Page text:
This module offers suggestions about ways that teachers can use strategies and set learning tasks that enhance students’ social and emotional competencies.
- Did the “Caring learning” data suggest any next steps for your school?
- Do you have other school data about this area of school practice? What does this tell you?
Key ideas about building students’ social competence and pro-social skills (for ALL students through the classroom programme)
Effective educators focus on students’ holistic wellbeing (such as social outcomes) as well as achievement. An explicit focus on, and teaching of, social and emotional competencies can result in a range of improved outcomes for students. Approaches that aim to build students’ social and emotional competencies are best targeted at ALL students (not selected groups). These competencies can be fostered through classroom programmes and are supported by school-wide planning and actions.
See the School-wide climate and practices: Caring school module for ways of working across a school.
- How do we support students to learn skills in social problem-solving?
- Do we give students opportunities to develop and practise these skills within classroom programme?
In the classroom, ways of working could include:
- Explicit teaching and reinforcement of developmentally-appropriate prosocial behaviours (e.g., caring, sharing, helping, and understanding others’ feelings) and social and emotional strategies (e.g., emotional regulation or strategies that build resilience) in ways that enhance students’ ability to maintain healthy relationships. **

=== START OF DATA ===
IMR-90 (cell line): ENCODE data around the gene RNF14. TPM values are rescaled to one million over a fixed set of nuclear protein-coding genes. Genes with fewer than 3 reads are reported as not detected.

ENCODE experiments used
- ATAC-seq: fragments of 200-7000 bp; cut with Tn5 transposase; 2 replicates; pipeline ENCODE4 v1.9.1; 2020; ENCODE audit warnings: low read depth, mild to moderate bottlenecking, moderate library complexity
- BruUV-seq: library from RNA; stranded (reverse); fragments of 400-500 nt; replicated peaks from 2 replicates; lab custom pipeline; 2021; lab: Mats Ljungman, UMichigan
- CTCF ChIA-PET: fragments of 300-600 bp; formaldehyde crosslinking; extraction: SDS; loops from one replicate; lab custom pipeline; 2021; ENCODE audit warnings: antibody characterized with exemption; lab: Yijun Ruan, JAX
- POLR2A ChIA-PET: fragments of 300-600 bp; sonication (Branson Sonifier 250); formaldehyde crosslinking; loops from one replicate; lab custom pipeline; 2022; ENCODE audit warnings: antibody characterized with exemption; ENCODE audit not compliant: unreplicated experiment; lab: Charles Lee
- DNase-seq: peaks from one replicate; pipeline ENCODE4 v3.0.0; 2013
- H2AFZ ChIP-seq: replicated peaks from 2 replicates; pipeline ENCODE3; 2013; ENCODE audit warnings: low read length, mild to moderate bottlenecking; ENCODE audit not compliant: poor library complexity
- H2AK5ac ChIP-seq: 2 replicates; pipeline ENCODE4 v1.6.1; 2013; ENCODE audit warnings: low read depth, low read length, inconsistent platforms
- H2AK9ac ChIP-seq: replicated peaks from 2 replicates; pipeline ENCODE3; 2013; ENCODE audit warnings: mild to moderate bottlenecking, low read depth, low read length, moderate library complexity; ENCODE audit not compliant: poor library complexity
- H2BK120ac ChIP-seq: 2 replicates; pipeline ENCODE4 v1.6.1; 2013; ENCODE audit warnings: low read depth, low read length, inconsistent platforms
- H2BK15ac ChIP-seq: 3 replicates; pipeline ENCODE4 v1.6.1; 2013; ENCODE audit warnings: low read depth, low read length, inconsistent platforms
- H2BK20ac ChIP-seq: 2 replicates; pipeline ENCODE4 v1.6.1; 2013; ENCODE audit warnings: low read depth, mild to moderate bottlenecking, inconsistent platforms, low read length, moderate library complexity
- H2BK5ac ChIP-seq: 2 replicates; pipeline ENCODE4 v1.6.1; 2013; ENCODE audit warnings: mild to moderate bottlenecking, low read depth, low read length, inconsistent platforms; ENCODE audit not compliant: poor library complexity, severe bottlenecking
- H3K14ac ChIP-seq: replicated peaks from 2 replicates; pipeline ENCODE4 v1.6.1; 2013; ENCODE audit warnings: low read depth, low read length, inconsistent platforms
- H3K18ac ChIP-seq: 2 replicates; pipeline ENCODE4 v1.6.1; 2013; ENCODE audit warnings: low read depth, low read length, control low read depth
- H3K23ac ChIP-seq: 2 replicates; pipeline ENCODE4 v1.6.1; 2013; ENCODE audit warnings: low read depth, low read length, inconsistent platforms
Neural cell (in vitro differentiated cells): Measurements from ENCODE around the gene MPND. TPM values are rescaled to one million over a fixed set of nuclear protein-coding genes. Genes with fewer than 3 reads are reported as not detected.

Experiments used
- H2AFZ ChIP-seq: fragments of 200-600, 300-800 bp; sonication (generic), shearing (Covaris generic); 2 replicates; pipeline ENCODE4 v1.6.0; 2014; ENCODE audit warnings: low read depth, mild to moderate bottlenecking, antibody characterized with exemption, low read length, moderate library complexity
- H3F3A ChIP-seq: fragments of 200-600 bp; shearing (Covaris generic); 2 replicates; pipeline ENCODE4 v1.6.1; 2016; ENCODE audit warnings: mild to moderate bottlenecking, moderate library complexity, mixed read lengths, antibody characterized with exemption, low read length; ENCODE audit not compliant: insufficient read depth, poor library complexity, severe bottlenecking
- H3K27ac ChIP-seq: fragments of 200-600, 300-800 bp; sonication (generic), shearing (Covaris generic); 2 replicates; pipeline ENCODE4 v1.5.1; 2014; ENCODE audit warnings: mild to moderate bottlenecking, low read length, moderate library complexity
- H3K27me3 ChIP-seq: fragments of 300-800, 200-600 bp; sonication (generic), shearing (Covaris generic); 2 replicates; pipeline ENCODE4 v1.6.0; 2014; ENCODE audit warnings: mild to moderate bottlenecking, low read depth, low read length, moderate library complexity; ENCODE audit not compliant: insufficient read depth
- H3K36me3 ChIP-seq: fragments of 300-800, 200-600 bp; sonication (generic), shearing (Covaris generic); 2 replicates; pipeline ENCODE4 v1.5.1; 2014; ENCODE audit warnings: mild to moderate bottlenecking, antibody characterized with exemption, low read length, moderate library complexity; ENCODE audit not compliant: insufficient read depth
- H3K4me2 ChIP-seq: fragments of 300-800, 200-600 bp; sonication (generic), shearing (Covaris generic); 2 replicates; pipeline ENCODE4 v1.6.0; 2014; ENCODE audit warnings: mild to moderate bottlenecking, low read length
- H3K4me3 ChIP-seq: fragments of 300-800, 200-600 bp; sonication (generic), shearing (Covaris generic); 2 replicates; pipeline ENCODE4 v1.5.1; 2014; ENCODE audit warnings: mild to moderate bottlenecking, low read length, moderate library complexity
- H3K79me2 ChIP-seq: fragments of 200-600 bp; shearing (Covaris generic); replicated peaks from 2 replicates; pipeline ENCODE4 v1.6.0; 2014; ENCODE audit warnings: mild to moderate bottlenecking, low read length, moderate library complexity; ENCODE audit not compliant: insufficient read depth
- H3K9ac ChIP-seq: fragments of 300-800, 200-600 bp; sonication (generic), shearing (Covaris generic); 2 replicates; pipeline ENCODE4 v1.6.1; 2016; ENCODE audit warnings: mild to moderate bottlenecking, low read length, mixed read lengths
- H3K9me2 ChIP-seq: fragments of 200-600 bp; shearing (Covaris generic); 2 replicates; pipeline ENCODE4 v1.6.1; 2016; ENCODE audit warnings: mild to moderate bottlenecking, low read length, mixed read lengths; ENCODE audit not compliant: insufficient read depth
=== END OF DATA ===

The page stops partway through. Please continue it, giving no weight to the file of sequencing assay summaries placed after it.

- Reviewing curriculum planning and student goal setting processes to ensure the classroom programme enables students to build the key competencies.
- Reviewing Health and PE learning or integrated topics to ensure students have opportunities to explore themes relating to mental health and social wellbeing and safety.
- Integrating programmes such as FRIENDS for Life or Skills for Adolescence into the curriculum to support students to build social and emotional competencies.
- Exploring culturally-responsive teaching practices such as co-construction and collaborative learning (e.g., as suggested in Te Kotahitanga).
- Using literature and visual resources/DVDs, about topics such as wellbeing or interpersonal conflict, in ways that prompt discussion and the development of social and emotional strategies.
- Using interactive teaching strategies such as role plays that enable students to develop and practice effective skills in relating to others.
**denotes PB4L-School-wide core practice. Core practices are more effective if they are implemented together.